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Christian Music - Reviews, News, Interviews


  • reviewed by Andy Argyrakis Copyright Christianity Today International
  • 2008 1 Sep
Sounds like … a cross between the piano pop of The Fray, Ben Folds and Bruce Hornsby with alt-rock shades of The Calling, Seven Day Jesus and that latter act's offshoot project LacklusterAt a glance … expect a radio-friendly sound steeped in impressively pure vocals with lyrics that are just as relatable about daily matters of faith as they are intentional about global outreachTrack Listing Smallest Things On Our Way Just a Little More Time Now Bells Toll Away From Here Silent Like a Secret Better Way Leave With Me Good Fire

Born in Iowa, Strive front man Derick Thompson moved with his family to Russia in 1992 (just a year after the USSR was disbanded). Eventually the singer/songwriter/piano player returned to the States to study at Wheaton College and develop a personal ministry for international outreach. Thus the band was born, playing around campus and the Chicagoland area, and before long, Strive was embarking on numerous missionary tours, including Brazil (where Thompson met his wife) and a return to Russia.

Back in the States, the group found fame by licensing some songs to MTV's The Real World, E! Television's Keeping Up With the Kardashians, and the Christian video game "Tribulation Knights." The group also closed out 2007 as No. 14 on the myCCM top 100 artists lists, with the single "Smallest Things" spinning on over 120 standard and internet radio stations leading up to the album's release.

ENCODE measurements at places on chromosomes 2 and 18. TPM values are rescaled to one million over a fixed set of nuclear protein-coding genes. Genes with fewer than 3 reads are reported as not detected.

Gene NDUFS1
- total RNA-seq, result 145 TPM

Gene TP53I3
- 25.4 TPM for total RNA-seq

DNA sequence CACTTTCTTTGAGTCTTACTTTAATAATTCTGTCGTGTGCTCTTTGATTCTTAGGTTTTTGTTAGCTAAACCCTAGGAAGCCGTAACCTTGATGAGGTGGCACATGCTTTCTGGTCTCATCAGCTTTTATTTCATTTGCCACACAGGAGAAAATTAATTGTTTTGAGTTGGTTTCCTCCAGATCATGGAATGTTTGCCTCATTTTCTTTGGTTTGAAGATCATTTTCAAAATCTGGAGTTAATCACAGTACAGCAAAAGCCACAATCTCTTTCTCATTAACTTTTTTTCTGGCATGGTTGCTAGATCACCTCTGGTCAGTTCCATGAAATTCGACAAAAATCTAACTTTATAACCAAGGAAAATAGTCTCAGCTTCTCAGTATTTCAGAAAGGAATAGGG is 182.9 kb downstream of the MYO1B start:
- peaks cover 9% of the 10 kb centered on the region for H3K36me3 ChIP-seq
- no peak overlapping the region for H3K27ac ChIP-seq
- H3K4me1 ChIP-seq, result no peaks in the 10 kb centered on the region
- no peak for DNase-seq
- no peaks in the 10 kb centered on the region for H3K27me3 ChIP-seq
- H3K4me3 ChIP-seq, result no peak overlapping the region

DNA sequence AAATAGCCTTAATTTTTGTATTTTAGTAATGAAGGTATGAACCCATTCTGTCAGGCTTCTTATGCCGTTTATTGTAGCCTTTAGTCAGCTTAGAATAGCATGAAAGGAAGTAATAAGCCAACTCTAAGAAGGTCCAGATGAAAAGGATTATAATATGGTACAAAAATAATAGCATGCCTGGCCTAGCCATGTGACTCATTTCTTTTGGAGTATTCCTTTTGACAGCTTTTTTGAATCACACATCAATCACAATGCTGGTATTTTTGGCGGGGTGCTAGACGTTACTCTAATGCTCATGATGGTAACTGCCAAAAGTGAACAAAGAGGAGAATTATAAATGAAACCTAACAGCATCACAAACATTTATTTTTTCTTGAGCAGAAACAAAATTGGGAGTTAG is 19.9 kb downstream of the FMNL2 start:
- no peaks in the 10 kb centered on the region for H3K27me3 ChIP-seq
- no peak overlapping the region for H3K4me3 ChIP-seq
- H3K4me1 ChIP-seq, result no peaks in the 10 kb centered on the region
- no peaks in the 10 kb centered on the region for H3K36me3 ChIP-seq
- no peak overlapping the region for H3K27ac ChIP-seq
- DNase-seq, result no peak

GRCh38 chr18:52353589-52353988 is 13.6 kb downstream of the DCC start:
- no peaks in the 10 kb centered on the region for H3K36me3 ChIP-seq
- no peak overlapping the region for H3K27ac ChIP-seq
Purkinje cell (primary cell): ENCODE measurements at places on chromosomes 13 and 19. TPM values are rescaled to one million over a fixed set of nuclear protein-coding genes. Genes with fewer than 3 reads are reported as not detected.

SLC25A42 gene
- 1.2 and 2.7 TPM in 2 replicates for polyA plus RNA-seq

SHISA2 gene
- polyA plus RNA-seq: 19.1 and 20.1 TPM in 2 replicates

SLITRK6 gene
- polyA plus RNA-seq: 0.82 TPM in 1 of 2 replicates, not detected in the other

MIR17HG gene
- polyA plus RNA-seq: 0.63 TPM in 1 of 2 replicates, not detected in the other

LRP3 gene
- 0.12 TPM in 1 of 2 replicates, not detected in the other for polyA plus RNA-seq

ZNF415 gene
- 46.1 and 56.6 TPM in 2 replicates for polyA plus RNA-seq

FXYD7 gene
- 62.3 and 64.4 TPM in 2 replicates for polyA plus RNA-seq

With Fire, Strive teams up with producer Brian Whitman (known primarily for extensive touring with Seven Day Jesus and fronting its offshoot act Lackluster), adding just the right amount of studio polish to the group's alternative offerings without becoming overly commercial. The missions oriented "Smallest Things" is loaded with contagious hooks and tender harmonies, bathed in dynamic piano swells of The Fray with the pop/rock bent of Bruce Hornsby.

Those admitted influences also intersect with Coldplay-styled swells throughout "Just a Little More Time Now" (sure to calm the fears of anyone trying to figure out God's plan for their life) and the quivering vocals of The Calling in the beautiful rock ballad "Silent Like a Secret" (which could be interpreted as either a worshipful prayer or a spiritually anchored love song to the singer's wife). Thompson's vocal chops are especially impressive on "Good," which hint at Jeff Buckley, or perhaps more intentionally, Brian McSweeney (Seven Day Jesus).

Strive does occasionally sound derivative when relying too heavily on their influences, most blatantly the African aid anthem "On Our Way," with a piano progression and first verse that could easily be confused with Ben Folds Five's "Brick." Such dips in originality aside, these Windy City upstarts are generally justified for all the initial attention they've been receiving, and with a little fine tuning, could feasibly expand their international platform.

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